We are back from the show! We had a good time at the show and got to introduce a lot of people to the FishSens underwater cameras. I also got to see a lot of friends I don't normally see in the offseason, which is always one of the best parts of the show. A few of them walked away with FishSens SondeCAMs too. I am really looking forward to seeing what kind of footage they record with their new underwater cameras. As a side note though, look for some promo codes in the coming months from us.
I mentioned in my last blog that I was finally going to get out perch fishing. I got out a day or two before the fishing show and although I wasn't expecting much, after about 8 holes I found out one of my areas was holding the mega school. It was ridiculous, especially for an evening bite. My buddy and I both got limits of really nice fish in no time. One of the important things to finding this area was looking at contours. Last year while I was out there with my Humminbird Fishsmart app with the Muskegon Lake map, the area became pretty obvious and was holding some giants. Then the ice went away and I never got to test it's true potential. Mapping on that big water is so critical since you can't just cut ice everywhere. If I am going to go out there and drill 100 holes, the more precise I can make them the better. I'm using my Helix 7 with the Lakemaster chip for mapping out there now, so things are even easier and more convenient.
Anyway those fish have dispersed somewhat, but not before my buddy Traver and I had one of the most epic days of perching I've ever been a part of. Trave doesn't always have the best luck with the timing of things when he comes out to fish with me. So it was exciting to see this one go as planned. We settled in on them and when they started to bite it was just crazy. We could only fish one rod each and I have no clue how many doubles we had on. Trave caught a keeper walleye for his first fish and I got a perch over 13 inches to top it all off. We each got our 50 perch in short order while sitting in one spot in the nice warm Clam Outdoors shanty. Clam Speed spoons were our lure of choice and were tipped with minnow heads, wax worms, and mousees. The beauty of the speed spoon is even when they would pick the minnow head off they would still bite the glow bead on the spoon without bait. They even would bite with a piece of Reel n Smoke Jerky on the hook! The big reason for them eating without a care for anything is just being on the right fish. I know I have found the right school when I catch one and others are following it up hoping to steal their food. I don't get too excited about a school of fish until I see that competition between them down there. The next goal is to get my dad on a day like that, he was just a little too late for it to be really good. We still managed between 60 and 70 but we had to drill holes and work for it. Not nearly as fun as sitting in a warm shanty and catching doubles until you are done. I definitely won't soon forget that day, bites like that are what I am always searching for when ice fishing (it's also why I love it so much).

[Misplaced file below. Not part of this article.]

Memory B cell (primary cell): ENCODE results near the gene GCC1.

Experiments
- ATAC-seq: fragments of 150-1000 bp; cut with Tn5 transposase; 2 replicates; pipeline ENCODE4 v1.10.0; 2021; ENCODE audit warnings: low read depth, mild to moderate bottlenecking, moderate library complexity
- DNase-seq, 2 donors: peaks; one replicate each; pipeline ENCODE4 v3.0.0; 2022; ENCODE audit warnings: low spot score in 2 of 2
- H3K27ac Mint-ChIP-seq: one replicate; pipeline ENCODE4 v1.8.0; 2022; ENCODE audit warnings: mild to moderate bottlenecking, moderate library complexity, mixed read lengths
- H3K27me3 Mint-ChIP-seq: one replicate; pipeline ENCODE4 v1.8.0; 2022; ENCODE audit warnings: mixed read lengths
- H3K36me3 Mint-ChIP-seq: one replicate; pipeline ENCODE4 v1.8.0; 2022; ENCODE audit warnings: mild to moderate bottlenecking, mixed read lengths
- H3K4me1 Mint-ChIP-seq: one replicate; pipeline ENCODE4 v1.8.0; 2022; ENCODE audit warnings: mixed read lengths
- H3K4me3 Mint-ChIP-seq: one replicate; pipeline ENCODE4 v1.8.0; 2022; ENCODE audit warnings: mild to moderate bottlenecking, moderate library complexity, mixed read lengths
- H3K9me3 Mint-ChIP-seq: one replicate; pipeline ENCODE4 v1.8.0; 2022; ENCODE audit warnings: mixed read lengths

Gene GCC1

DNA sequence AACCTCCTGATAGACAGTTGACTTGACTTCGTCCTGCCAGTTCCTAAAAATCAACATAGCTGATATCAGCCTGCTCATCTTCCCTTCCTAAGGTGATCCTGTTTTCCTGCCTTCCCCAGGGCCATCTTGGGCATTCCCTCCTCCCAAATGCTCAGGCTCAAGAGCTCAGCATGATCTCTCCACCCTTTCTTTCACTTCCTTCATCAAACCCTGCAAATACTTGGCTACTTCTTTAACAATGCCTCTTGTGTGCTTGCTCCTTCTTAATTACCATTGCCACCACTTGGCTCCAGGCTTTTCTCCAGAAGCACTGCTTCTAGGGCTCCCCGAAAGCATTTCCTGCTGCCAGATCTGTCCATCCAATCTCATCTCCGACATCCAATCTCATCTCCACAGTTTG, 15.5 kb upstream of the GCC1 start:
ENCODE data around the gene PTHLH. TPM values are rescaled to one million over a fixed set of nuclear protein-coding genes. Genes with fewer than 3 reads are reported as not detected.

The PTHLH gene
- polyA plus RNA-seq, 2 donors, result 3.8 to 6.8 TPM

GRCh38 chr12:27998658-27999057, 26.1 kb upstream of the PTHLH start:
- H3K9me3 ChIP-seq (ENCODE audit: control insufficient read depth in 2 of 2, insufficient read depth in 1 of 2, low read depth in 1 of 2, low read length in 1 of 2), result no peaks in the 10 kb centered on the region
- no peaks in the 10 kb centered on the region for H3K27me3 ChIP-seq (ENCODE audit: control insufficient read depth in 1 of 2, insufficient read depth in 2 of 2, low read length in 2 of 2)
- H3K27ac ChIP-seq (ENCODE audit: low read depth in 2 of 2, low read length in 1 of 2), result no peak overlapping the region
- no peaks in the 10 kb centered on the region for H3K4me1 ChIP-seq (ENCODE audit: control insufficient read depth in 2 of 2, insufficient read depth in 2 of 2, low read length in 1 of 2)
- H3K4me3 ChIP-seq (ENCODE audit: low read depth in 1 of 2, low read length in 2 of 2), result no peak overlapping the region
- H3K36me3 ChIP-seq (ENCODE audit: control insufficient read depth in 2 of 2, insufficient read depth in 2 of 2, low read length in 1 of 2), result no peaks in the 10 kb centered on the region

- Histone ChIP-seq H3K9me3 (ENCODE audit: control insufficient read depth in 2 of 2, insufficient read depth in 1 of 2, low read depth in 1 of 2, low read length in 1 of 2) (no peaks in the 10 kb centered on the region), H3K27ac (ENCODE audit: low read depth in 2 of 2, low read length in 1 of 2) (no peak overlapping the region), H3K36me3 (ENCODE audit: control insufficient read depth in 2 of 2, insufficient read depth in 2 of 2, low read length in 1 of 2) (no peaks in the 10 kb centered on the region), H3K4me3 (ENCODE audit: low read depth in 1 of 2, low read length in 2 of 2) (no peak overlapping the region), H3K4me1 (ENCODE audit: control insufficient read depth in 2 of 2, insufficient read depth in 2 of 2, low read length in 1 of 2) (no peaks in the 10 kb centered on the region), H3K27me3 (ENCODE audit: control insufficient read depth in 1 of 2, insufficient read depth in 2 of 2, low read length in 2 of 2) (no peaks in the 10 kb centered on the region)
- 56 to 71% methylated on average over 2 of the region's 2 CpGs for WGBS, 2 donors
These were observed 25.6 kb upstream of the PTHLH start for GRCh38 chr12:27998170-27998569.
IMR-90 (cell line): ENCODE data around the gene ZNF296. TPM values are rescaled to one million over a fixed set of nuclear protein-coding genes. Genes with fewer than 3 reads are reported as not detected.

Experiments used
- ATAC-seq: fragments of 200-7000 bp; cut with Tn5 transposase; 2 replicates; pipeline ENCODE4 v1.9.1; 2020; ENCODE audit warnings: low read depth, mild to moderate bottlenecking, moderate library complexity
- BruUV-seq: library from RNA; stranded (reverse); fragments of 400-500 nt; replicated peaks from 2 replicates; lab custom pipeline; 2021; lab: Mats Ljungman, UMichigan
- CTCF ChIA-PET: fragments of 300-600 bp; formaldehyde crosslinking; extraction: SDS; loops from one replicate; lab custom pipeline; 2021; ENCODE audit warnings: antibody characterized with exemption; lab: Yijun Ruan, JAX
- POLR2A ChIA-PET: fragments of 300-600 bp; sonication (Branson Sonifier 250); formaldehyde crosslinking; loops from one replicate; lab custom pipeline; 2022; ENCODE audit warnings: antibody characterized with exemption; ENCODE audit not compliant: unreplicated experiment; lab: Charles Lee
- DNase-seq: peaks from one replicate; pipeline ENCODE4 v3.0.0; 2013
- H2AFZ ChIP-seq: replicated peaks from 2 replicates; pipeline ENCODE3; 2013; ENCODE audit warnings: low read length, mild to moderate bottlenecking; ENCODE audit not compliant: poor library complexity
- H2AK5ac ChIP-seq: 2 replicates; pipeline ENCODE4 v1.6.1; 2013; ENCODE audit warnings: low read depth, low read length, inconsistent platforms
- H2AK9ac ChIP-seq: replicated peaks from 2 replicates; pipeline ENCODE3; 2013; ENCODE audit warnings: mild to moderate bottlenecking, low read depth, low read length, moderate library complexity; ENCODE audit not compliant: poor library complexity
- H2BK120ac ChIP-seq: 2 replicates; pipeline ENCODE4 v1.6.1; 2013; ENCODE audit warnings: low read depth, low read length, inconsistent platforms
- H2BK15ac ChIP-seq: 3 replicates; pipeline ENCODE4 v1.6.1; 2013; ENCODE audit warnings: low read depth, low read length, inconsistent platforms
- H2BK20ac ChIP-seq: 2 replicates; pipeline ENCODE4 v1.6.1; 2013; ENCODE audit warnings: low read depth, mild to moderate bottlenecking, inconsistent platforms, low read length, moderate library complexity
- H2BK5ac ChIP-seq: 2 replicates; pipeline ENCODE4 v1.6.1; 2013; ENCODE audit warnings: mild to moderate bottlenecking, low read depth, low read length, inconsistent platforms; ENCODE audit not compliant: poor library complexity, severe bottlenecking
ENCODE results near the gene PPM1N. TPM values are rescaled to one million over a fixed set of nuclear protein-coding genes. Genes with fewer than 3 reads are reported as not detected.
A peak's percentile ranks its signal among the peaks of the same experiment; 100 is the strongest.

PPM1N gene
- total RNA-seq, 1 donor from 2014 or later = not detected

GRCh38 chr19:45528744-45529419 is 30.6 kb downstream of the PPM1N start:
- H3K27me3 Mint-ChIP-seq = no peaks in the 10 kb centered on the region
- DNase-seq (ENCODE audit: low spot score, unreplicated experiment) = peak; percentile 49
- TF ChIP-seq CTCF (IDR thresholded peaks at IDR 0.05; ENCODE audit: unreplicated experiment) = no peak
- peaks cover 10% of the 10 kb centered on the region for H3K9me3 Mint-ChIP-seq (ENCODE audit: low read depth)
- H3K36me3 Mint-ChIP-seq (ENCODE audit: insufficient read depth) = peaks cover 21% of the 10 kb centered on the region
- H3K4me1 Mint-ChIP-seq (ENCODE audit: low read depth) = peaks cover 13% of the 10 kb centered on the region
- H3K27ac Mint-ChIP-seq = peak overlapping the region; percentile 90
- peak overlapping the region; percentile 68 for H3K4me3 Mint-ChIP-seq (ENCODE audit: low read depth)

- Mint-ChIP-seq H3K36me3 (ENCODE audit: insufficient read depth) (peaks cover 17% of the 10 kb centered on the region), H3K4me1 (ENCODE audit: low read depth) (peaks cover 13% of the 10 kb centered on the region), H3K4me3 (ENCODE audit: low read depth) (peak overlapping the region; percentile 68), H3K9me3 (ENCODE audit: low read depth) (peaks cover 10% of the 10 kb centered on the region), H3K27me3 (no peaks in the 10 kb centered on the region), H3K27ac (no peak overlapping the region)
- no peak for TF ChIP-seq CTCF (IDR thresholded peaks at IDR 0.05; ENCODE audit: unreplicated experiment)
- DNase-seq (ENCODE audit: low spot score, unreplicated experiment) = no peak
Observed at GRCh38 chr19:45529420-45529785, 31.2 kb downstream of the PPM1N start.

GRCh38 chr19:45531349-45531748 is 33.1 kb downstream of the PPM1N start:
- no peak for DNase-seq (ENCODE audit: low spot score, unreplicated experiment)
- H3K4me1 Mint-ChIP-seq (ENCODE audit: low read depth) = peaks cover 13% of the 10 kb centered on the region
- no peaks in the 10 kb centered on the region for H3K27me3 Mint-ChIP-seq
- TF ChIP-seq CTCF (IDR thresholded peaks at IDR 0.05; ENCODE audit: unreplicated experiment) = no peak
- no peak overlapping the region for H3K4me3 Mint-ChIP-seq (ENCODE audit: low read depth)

Things got even crazier when we went searching for some new fish. I have never ever seen perch in such numbers on the fishfinder or perch that would come so far off the bottom on Muskegon Lake. I would love to be back there today, but I would like to let the lake harden up a little bit after a couple cold days. Ice conditions were fading fast yesterday while we were out there. One tip out there is they really haven't been turning on until around 10am. The bottom has just been coming alive in the right areas around that time. Some of the biggest fish have been coming early however, but if you aren't on an aggressive school on Muskegon around 10am, it is best to keep moving on. Hopefully these fish will stick around for a few weeks so I can get my dad on one of these ridiculous perch bites.
While I am fully immersed in the ice fishing world right now, I know a lot of you guys, who unfortunately, don't get out and enjoy all the wonderful outdoor opportunities we have here in the mitten in the winter. I'm sorry you're sitting there depressed thinking about bass. The new season of Dock Talk Radio has begun and that can help you pass the time (it always does for me). There is also a lot of new stuff out there in the bass fishing world to check out. Dobyns Rods has some really cool stuff going on. One thing I am particularly excited about is they brought the long spinning rods back! If you are into doing the spring/late fall scoot you definitely want to check out some of the 7'6" models. Same thing goes for chucking a senko and many other techniques. Those extra few inches can really help you to make longer casts and move a bunch more line on the hookset. They also came out with their own line of baits. I haven't seen them in person yet but the spinnerbaits and swimbait heads look top notch, as I would expect them to be. I'm also really excited about the Humminbird SOLIX 10 and am going to run one of those at the bow of my boat this year. I am a huge fan of the touch and it makes sense because I am running a SOLIX at the console. The benefits of networking with either all SOLIX or all Helix are definitely worth it. Look for some new fun products to debut at the Bassmasters Classic in March, I'll probably be out of ice fishing mode by then. Although the thought of having no ice is a hard one for me to think about right now.
Until then I'm going to be out there on the ice catching as many as I can. Regardless of what I'm pursuing in the outdoors it helps to keep me in tune with nature and my instincts sharp for when tournament season comes around. The best part about always being outside is that I never feel like I have to knock the rust off and I have a whole lot of fun!